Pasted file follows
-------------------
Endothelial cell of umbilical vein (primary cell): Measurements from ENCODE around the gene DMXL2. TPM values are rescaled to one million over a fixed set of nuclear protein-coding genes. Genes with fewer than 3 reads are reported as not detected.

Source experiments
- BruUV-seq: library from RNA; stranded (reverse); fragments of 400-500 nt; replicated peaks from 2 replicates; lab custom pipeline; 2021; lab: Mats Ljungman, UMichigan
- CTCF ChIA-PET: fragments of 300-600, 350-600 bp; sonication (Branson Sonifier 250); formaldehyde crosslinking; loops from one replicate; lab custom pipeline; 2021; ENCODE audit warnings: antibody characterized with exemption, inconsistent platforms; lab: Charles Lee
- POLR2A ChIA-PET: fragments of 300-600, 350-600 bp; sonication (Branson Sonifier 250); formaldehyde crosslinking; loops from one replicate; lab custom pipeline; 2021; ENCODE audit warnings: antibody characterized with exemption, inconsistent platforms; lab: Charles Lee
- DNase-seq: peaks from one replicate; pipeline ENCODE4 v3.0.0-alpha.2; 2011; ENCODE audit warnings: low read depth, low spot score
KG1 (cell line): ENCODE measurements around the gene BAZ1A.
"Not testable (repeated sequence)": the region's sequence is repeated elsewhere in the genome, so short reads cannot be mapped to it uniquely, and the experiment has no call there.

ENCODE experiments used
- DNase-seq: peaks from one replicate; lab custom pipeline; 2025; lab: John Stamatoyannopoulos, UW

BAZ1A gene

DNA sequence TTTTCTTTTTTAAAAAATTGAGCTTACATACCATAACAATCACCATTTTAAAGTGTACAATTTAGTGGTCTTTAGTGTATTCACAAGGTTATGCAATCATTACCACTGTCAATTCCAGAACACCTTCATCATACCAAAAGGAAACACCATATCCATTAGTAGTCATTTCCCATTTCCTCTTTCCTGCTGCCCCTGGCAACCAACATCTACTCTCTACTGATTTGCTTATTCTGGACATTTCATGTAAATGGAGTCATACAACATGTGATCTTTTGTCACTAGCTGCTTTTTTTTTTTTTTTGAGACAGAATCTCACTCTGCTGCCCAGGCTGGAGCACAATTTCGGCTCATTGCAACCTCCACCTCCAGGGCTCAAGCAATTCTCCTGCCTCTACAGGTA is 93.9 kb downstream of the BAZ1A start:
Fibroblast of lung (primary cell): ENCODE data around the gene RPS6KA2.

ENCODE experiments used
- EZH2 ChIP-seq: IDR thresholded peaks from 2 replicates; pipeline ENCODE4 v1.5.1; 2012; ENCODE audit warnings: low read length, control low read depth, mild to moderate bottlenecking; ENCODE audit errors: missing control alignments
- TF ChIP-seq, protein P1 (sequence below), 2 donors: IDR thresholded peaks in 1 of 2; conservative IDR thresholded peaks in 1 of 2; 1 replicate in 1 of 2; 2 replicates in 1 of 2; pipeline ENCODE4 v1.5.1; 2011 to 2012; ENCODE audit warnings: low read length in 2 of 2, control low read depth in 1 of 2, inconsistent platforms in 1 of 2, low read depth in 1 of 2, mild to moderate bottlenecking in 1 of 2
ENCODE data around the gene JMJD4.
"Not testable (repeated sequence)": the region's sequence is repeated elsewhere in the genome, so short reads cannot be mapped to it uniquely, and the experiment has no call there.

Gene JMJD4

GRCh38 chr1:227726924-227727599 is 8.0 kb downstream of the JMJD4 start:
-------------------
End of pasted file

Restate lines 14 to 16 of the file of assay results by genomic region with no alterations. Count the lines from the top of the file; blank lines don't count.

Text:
ENCODE experiments used
- EZH2 ChIP-seq: IDR thresholded peaks from 2 replicates; pipeline ENCODE4 v1.5.1; 2012; ENCODE audit warnings: low read length, control low read depth, mild to moderate bottlenecking; ENCODE audit errors: missing control alignments
- TF ChIP-seq, protein P1 (sequence below), 2 donors: IDR thresholded peaks in 1 of 2; conservative IDR thresholded peaks in 1 of 2; 1 replicate in 1 of 2; 2 replicates in 1 of 2; pipeline ENCODE4 v1.5.1; 2011 to 2012; ENCODE audit warnings: low read length in 2 of 2, control low read depth in 1 of 2, inconsistent platforms in 1 of 2, low read depth in 1 of 2, mild to moderate bottlenecking in 1 of 2